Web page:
We are proud to feature Scott Wilson as June’s Member Spotlight. Scott is a long-time friend, supporter, and board member of the Council. He recently retired from a 23-year career at Pratt and Whitney, a position which took him all of over the world.
Current Position/Field of Work:
I just retired from Pratt & Whitney after 23 years, where I was a lawyer specializing in aircraft finance and leasing. I had 14 years of similar prior experience too.
What is the most interesting part of your role?
My job with P&W gave me the opportunity to deal with many airlines and related financing and support companies around the world. I dealt with companies in many countries and was exposed to many different cultures. For instance, I started working in Russia in the mid-’90s, not long after the fall of Communism and where free market principles had not taken root yet (and where, in my opinion, there has not been much development since). That was incredibly challenging and ever-changing. I also handled many matters in Brazil, India, and China – all emerging economies.
Can you describe your most recent travel experience?
My wife Holly and I were in London at the end of May. The Manchester concert bombing occurred while we were there and we saw the effects of England’s first-ever “critical” terrorist alert. The Brits have a great security apparatus but they are, like us, struggling with the balance between combatting terrorism and a longstanding commitment to personal liberty.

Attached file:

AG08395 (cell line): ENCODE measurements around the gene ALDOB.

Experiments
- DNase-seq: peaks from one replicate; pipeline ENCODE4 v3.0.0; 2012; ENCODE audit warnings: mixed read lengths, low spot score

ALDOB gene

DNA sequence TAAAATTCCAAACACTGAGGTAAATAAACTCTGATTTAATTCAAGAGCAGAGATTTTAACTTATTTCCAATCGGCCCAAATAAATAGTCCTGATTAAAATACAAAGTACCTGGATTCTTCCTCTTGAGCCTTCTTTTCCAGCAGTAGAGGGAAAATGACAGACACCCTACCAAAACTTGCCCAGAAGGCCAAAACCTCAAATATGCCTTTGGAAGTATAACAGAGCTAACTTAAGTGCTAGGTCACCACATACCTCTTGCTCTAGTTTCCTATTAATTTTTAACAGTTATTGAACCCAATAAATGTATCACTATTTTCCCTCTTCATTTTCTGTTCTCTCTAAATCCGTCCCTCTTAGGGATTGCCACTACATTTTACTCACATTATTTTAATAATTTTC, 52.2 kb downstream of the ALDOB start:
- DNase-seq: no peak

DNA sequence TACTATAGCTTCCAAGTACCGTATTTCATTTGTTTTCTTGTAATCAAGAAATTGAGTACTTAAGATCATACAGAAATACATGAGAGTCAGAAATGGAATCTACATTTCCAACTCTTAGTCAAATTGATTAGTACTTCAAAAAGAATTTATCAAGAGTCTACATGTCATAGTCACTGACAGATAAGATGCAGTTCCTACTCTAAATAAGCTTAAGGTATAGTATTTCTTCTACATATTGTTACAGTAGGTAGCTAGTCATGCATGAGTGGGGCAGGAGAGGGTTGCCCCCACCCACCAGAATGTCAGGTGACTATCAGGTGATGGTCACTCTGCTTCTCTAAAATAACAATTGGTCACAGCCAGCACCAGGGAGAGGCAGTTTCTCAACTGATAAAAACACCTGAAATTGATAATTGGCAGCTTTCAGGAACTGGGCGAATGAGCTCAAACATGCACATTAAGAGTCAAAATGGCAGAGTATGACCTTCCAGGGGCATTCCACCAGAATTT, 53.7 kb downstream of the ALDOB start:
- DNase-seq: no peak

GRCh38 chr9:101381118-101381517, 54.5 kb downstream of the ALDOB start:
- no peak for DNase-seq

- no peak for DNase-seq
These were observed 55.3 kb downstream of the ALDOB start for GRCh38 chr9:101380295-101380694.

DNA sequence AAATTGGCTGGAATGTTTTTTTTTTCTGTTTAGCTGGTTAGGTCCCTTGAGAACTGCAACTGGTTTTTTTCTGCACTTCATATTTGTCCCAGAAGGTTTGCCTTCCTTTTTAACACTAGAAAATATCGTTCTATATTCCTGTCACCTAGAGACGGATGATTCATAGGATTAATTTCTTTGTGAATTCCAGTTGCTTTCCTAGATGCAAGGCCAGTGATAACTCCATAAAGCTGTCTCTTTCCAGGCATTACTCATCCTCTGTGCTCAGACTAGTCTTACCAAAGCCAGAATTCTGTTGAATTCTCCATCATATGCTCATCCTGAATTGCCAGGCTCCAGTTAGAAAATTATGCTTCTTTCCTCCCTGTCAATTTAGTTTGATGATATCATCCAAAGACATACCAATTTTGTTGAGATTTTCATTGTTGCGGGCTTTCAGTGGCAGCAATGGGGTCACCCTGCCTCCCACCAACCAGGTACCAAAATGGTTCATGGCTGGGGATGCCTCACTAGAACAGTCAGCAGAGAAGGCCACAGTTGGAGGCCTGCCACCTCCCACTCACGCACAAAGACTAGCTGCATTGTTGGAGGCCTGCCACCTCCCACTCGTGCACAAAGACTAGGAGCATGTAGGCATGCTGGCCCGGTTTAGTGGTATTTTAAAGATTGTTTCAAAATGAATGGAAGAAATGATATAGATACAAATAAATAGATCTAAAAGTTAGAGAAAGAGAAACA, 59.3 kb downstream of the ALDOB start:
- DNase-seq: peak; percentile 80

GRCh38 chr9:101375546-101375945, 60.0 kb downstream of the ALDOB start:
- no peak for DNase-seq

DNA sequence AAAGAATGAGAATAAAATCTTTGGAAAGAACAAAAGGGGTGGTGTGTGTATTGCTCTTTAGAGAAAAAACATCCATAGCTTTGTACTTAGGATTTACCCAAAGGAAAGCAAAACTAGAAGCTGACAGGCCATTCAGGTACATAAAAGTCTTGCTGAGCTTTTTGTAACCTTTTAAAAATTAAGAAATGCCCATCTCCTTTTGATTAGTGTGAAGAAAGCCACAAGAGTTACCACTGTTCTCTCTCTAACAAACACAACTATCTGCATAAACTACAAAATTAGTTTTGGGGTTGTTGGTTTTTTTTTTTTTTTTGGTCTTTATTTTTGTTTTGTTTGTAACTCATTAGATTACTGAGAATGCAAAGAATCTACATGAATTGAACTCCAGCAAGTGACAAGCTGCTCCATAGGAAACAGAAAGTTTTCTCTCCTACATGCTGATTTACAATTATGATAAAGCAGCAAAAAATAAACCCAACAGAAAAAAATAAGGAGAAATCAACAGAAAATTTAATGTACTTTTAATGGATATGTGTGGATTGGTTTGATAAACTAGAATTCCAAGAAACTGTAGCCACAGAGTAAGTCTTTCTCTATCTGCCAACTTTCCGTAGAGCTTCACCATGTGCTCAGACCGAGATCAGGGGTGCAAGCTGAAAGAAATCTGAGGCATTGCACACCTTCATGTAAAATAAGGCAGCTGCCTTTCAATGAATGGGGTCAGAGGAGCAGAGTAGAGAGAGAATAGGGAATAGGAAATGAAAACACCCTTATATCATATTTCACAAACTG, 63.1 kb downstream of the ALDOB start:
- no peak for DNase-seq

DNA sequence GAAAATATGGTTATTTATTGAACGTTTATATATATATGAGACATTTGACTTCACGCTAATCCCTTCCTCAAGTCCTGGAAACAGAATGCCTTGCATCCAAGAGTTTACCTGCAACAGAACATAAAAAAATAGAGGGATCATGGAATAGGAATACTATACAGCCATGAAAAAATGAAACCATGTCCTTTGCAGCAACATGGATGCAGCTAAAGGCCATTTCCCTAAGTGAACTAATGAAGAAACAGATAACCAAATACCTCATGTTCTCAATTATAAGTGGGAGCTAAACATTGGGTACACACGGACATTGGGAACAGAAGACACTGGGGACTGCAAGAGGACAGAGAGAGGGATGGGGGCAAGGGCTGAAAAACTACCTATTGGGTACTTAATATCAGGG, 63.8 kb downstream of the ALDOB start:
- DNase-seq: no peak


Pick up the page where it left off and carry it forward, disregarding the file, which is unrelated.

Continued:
Where would you like to travel next?
I’d love to go to Egypt, where I did a big aircraft transaction twenty years ago and was charmed by the people and the antiquities. And we definitely plan to take a short vacation in Ireland by taking advantage of Hartford’s wonderful Aer Lingus door-to-door service, which we are very lucky to have!
Global issue you find fascinating right now:
Wow. Well, first, I’m depressed by the Russian situation, where Putin appears to be having some success in rattling the foundations of the long-standing security institutions (NATO, the EU) that have secured peace in Europe since 1945. Second, watching China is fascinating, where I wonder how much longer the people will continue to accept the subordination of personal liberties to their government’s economic aspirations. And third, I’m watching the EU situation with interest, wondering if their great experiment with the Euro and softened borders will fail. I remember traveling through Europe as a student, with the trains stopping at every border for passport checks regardless of the time of day (or night). Travel through Europe has sure become a lot easier, and I hope it remains.
Without a doubt, raising our two kids to be responsible and intellectually curious young adults.
Why you support the Council:
Because it provides a forum for the discussion of the issues that impact our place in the world community. If the free exchange of ideas is the cornerstone of a flourishing democracy, we need to continue to set an example for the emerging democracies of the world.